Case of mistaken identity: Study questions role of A-beta molecules in Alzheimer's disease pathology

Case of mistaken identity: Study questions role of A-beta molecules in Alzheimer's disease pathology
Confocal microscope image of neurons in the 3xTgAD mice stained for the amyloid-ß (Aß) precursor protein (APP) showing APP (green) within these nerve cells which were not labeled by antibodies that detect free Aß, the peptide cleavage product of APP that, when released from APP by proteases will be secreted and for Alzheimer plaques outside nerved cells in the brain of these mice similar to Alzheimer patients. Credit: Edward B. Lee, Perelman School of Medicine at the University of Pennsylvania

Increasingly, researchers are suggesting that amyloid plaques and neurofibrillary tangles may be relatively late manifestations in the course of Alzheimer's disease (AD) pathology. Identifying earlier events in the development of AD remains a challenge. The laboratory of Virginia M.-Y. Lee, PhD, director of the Center for Neurodegenerative Disease Research, Perelman School of Medicine at the University of Pennsylvania, was the first, in 1993, to demonstrate unequivocally the presence of A-beta peptides -- a hallmark of AD -- inside neurons. But their role in Alzheimer's disease remained unclear.

"It was exciting when a 'triple transgenic' mouse model of AD was reported in 2003 to show robust staining of cells interpreted as A-beta peptides inside neurons," says Edward Lee, MD, PhD, assistant professor of Pathology and Laboratory Medicine, co-author on a study just out in the that questions the role of A-beta peptides in AD pathology.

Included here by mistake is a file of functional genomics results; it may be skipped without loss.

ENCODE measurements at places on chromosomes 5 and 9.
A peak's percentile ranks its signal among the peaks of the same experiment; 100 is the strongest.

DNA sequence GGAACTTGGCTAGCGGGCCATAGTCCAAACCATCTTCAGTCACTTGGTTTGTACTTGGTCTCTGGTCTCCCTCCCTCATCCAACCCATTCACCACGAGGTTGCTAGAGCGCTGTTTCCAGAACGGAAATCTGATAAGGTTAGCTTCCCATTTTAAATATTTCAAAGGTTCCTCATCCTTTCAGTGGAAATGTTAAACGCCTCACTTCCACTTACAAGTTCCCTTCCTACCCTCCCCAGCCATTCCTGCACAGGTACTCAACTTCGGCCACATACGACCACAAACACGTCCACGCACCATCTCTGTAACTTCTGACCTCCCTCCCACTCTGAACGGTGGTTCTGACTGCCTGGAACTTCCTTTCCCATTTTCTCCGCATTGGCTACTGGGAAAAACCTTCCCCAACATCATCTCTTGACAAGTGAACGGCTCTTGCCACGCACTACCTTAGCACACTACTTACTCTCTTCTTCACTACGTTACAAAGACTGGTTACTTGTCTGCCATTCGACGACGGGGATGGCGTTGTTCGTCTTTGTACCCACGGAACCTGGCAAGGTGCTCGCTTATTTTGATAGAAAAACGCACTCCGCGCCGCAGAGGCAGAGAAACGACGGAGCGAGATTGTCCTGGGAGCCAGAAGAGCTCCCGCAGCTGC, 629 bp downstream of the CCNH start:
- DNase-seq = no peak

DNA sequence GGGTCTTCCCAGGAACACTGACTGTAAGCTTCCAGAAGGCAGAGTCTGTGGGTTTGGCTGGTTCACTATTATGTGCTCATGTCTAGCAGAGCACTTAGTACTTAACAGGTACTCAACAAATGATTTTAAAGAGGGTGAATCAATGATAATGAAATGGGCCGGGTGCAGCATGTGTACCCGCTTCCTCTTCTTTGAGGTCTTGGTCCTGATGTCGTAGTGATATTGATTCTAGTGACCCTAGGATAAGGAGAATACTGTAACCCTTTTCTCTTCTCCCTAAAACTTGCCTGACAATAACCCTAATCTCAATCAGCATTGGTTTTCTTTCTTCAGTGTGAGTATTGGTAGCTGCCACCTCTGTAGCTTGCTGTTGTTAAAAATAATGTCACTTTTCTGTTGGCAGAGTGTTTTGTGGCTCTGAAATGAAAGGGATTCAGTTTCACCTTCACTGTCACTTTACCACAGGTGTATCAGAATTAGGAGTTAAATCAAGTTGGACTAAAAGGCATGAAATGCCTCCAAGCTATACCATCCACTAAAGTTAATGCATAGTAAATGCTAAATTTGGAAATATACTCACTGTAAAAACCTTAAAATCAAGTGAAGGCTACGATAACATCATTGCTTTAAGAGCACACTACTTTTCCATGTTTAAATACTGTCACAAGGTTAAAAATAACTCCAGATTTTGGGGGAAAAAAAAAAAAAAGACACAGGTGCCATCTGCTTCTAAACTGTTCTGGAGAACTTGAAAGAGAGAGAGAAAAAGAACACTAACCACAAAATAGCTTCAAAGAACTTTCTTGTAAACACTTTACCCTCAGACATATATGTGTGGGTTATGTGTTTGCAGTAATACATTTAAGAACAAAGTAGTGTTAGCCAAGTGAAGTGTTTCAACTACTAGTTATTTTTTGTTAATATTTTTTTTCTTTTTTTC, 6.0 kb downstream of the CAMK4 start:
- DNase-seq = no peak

The triple transgenic mouse has since become a popular model in AD studies, says Edward Lee. In these mice, A-beta molecules were detected before amyloid-plaque and neurofibrillary-tangle pathology showed up, suggesting that intraneuronal A-beta peptides lead to , which then lead to neurofibrillary tangles inside neurons.

The Penn researchers examined the trajectory of neuronal inclusions over time using rigorous biochemical and genetic methods. Virginia Lee's group discovered a case of mistaken identity: The intraneuronal molecules appear not to be A-beta peptides themselves, but rather the A-beta nested within its parent protein, the A-beta . What's more, blocking A-beta peptides from forming in the triple had no effect on the formation of neurofibrillary tangles.

According to Virginia Lee, this finding is significant for Alzheimer drug development because it underlines the need for tau-focused drug discovery for AD since the idea that intracellular A-beta drives tangle formation was not substantiated. Therapies aimed at blocking A-beta production may not have any effect on tangle formation, which is consistent with human clinical trial data to date.

The role of intraneuronal A-beta in AD is still unclear, but these results have profound implications for studies of mechanisms of AD and for AD drug discovery since mouse models of presumptive intracellular A-beta are widely used, state the authors.

Please take a look at the Alzforum webinar about the debate on intraneuronal A-beta as a potential instigator of Alzheimer's disease: www.alzforum.org/res/for/journal/detail.asp?liveID=193

More information: Paper: www.jneurosci.org/content/31/21/7691.abstract

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